The Star - May 2010


Argy Bargy

Taking a turn at the tiller can leave you cruising for a bruising on Britain's canals.

■ by ELLA BUCHAN

EVER tried guiding a belligerent cow through a cat flap? Me neither – although that’s what it felt like as I tried to
steer a narrowboat towards a sliver of bridge.


Three friends and I had picked up the boat from the Wootton Wawen base of barge specialists Anglo Welsh in Warwickshire. First we were given a thorough tour of the boat. Our guide Craig taught us the essentials of turning the boat on and off, checking for leaves clogged in the engine and, erm, distinguishing the front from the back.
Then it was time to put our “skills” to the test – steering the barge through a teeny-tiny bridge. “They’re usually smaller than this one,” Craig said, ominously. Somehow I managed to squeeze through without smashing the
sides of the boat but I’m really not sure how. Another member of my “crew” managed to turn the boat around
and we moored up again at the base.


It was too late to start chugging along the canal, as you can’t move the boats after dark, so we stayed put and explored the barge. Ours had a double bed at the back and two singles at the front, which converted into a table for daytime. The kitchen had just enough room to cook up a full English for four and there was a shower room with toilet.


Comforts
The boats come with one full tank of water but there are regular points along the canal for topping up. All in all, there were enough home comforts for all but the most pampered types.

Settled in and unpacked, we popped in to the Navigation Inn, a lovely old pub serving traditional grub and a variety of ales – conveniently located in the car park next to the marina.

The next morning we steered the boat out and headed north towards Stratford-upon-Avon. The aqueduct, where the canal crosses a road, was the fi rst challenge. There was no danger of the boat tipping off the edge but any bump against the side can leave you clinging on for dear life.
The views across the c ountryside were stunning and there’s something fabulous in the contrast between the peaceful movement of the barge and the speeding cars below.
Safely over, we got our priorities sorted – one of us would make bacon and sausages, one would make tea, while the other two would take turns steering from the back and directing from the front. It all seemed so easy at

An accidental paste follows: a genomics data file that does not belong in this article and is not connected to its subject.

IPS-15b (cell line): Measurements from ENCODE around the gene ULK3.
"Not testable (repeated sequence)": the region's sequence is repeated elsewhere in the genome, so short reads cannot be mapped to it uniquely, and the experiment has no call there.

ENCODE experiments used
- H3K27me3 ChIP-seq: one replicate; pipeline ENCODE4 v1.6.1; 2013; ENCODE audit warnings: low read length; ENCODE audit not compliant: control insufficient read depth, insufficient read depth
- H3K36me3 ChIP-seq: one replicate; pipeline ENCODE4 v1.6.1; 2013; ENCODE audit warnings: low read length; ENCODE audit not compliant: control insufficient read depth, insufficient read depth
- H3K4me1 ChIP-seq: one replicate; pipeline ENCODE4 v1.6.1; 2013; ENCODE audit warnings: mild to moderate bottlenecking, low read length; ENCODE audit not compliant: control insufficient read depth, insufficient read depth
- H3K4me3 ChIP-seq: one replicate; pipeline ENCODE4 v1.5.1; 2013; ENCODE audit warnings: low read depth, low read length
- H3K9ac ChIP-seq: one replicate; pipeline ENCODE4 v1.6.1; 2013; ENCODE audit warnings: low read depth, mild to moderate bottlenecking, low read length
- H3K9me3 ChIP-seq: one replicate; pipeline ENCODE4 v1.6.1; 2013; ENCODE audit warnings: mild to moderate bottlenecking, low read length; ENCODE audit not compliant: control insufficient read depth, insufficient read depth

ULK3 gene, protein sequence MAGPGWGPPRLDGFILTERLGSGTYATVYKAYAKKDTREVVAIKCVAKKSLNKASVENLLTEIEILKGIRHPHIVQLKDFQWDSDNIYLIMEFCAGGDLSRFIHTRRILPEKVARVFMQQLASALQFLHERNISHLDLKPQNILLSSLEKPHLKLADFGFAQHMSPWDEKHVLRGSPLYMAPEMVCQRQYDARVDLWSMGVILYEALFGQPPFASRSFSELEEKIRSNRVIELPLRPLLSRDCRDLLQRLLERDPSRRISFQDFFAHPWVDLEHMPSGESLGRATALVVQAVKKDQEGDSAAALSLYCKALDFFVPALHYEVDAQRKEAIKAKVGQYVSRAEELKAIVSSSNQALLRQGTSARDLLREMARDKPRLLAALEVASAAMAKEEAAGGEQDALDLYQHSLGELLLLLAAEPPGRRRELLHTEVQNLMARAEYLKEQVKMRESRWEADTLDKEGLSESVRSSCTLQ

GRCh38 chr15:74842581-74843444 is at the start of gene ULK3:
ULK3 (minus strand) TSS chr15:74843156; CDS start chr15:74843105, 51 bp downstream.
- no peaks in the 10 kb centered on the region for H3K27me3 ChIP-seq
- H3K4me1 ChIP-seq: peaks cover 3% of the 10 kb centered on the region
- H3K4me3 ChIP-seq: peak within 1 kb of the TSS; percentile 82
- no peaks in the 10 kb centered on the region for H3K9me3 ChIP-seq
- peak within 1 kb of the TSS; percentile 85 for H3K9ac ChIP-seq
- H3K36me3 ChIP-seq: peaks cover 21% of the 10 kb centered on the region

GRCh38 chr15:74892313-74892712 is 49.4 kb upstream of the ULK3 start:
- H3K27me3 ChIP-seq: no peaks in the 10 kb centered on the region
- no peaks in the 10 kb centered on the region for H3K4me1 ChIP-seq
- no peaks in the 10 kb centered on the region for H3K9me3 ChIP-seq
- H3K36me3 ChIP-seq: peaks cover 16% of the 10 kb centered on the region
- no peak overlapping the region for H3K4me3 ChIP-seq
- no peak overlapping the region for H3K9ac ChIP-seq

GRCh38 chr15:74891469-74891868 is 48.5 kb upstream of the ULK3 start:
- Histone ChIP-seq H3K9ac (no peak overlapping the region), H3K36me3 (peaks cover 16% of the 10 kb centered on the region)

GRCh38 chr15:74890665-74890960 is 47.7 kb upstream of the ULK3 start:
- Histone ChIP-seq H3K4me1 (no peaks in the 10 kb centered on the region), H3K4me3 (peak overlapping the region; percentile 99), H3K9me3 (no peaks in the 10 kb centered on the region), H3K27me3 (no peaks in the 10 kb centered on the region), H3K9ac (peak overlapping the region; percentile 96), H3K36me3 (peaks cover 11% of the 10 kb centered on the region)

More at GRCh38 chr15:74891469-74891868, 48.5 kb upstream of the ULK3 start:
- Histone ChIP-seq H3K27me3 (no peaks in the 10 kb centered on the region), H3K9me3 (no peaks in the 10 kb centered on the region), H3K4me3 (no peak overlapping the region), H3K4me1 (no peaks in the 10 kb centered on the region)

fi rst, manoeuvring under narrow bridges, waving at fellow boaters, keeping to the middle of the canal. But
under pressure, things are different. Remembering to push the tiller (which steers the boat) left when you need the front to go right, for example. Faced with crashing into a blackberry bush, another boat or someone’s back yard, instinct kicks in – and it isn’t always right. That’s how I acquired scratches up my arms and a barnet full of twigs – and how the boat ended up looking like a black forest gateau.


Grafting
It’s lucky the maximum speed on canals is 4.5 mph. After all the adventure, it was almost a relief when we came to the marathon run of locks – there are 17 between Wootton Wawen and Stratford. I did say almost. It’s fun if you’re steering the boat. But it’s not so much fun if you’re doing the grafting, wrenching open each lock, pushing it wide and closing it again. Defi nitely tough on the old muscles.


As we neared Stratford we had an audience peering down from the bridges. In the marina, after a miraculously crash-free bit of parallel parking, we moored up and headed into town. We had drinks at the Dirty Duck, on Waterside. It has a cute front terrace and a massive beer garden out the back. To fi nish off the evening we
bought fi sh, chips and mushy peas from The Kingfi sher on Ely Street and ate them back on the boat under the stars. Bliss.


Next morning we set off early. Somehow the locks seemed more exhausting and time-consuming on the way back.
It didn’t help that we came face to face with an angry barger armed with a wrench. The people before us had kindly left the lock open for us, only to incur the wrath of a fierce fraulein coming in the other direction. I guess not everyone heads to the canal for the slow pace of life. Still, we made it through intact.


Rather than head straight back to Wootton Wawen, we moored up half an hour away near the village of Wilmcote, a useful stop with a decent general store and several pubs. One of the cosiest is The Mary Arden Inn, with wooden beams and an open fi replace. Outside is a lovely beer garden, which is perfect for relaxing with the Sunday papers and a few pints.

Legs
The food is decent too – I had a roast Scottish sirloin of beef with all the trimmings for £9.95.

The next morning we steered the boat slowly back to base. Finally we had the hang of this boating lark and each of us could steer with one hand on the tiller, while clutching a mug of tea in the other. Our sea legs wobbled as we
stepped on to dry land. But as we recovered over a pint in the Navigation Inn, we were already planning our next bit of argy-bargy.